Hunting with a cow decoy works fairly well under the right circumstances. We used them last fall and had good results with them. I believe 3 out the 4 antelope we shot was with the aid of a cow decoy.
Some advice to using them is to not move too fast. Many guys think that just because your behind the cow that they can push the speed limits in their rush for a shot opportunity.
Also be sure to only look through the slit in the decoy and avoid peeking over the top.
There is one problem to these is that they reflect a little in a way that washes out a bit of the color. I would advise doing some research to remedy this problem. My thoughts were to entirely repaint one myself with an airbrush and use a flat paint over it to solve the problem. A light, fine grit sandpaper might do the trick too, but haven't tried it yet.
I attached some photos to illustrate what I mean about the color washout problem that we occurred due to sun reflection.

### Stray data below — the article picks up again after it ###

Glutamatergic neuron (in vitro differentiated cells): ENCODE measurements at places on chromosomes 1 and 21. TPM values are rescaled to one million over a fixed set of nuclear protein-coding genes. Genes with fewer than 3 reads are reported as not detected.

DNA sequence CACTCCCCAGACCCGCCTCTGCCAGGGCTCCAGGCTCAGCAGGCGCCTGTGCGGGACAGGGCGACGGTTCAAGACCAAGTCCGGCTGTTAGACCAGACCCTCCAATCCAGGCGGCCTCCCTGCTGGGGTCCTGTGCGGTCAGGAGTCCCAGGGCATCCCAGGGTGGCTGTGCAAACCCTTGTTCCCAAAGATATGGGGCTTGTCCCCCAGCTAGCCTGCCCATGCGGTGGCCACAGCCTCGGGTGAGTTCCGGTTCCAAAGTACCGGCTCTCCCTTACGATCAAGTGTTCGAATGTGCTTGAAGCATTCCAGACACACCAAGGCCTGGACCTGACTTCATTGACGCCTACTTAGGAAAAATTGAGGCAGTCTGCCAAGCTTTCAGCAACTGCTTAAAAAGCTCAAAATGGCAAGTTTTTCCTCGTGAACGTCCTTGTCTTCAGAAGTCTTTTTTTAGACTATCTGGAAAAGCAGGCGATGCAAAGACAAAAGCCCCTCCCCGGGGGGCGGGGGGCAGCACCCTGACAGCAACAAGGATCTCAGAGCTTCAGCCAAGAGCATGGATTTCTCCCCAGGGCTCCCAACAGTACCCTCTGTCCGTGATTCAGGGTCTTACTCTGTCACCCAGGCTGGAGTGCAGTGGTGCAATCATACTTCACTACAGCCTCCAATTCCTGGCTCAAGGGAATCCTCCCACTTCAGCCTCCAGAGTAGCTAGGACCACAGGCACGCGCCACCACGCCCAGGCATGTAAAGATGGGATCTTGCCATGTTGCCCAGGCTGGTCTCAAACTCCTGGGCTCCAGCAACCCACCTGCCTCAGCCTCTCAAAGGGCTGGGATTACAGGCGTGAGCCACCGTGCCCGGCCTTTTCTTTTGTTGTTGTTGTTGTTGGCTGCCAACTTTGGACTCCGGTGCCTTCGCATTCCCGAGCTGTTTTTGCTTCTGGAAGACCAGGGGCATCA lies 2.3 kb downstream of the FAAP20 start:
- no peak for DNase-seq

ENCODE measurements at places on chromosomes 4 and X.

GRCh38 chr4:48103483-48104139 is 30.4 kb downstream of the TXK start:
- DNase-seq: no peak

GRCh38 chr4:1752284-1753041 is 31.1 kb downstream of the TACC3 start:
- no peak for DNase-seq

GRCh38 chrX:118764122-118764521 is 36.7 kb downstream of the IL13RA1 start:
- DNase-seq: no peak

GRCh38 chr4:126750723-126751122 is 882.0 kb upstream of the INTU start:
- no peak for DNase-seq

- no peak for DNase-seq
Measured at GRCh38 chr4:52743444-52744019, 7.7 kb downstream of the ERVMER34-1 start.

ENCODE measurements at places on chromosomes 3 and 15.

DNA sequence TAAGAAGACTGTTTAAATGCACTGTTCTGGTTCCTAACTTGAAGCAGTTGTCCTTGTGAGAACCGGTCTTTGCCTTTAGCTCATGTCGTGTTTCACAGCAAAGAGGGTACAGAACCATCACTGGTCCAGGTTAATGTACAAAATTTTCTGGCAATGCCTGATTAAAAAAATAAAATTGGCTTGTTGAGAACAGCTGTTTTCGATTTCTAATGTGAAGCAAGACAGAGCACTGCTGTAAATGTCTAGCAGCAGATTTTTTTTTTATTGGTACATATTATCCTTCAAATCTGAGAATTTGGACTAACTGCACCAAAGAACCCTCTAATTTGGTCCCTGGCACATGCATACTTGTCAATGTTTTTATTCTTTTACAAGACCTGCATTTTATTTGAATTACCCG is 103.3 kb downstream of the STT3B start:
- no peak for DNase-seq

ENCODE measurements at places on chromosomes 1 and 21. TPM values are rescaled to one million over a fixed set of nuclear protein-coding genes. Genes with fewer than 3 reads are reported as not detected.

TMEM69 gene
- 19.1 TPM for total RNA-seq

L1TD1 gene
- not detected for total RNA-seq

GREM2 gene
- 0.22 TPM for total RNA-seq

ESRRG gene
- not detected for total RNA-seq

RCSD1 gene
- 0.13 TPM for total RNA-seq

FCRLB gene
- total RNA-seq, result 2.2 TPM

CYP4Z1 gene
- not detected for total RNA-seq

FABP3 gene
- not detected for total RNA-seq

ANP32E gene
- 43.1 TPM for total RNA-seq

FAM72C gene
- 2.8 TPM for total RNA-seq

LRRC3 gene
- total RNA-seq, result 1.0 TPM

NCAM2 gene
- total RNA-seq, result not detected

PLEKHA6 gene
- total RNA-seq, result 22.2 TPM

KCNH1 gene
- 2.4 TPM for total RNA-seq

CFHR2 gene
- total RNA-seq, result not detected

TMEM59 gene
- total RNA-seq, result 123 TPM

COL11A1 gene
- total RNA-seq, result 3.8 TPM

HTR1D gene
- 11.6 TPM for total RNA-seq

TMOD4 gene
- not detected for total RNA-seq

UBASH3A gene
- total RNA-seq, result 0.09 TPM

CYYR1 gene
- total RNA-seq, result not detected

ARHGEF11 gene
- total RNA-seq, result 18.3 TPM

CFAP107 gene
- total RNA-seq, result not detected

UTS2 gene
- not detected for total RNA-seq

Any more questions just give me a shout
I was hunting Southpark many years ago and some guys were stalking a buck and doe antelope using real cattle for cover. I was a mile or more away, on a hill, watching through binoculars, eager to learn this technique. The hunters waited too long to shoot, spooked 'em, and darned if they didn't turn and begin running directly toward me, ... fast.
After covering that mile they slowed it down to a walk when they were about 150 yards from me. I took the one that I had a tag for - the buck.
Do I feel like I stepped on those guys' hunt?
Naw. Not really.
They had a great chance and hesitated. They had the closer shot. That antelope was suicidal to come that close to me at any less than full speed. Those goats weren't going to let those guys get back in the game - even though they probably thought so.
Others have offered up a sighting of roughly 2 inches high at 100 yards as a good sighting scheme. In my own experience I have come to favor a sighting of 3.5 inches high at 100 yards. This allows for the individual to hold dead-on (directly in the middle of the top and bottom) the animal out to roughly 350 yards.
Magnum calibers such as the 7mm Remington and 300 Winchester will extend this slightly. At 400 yards I hold directly on the backbone of the animal. The drop at this range allows the...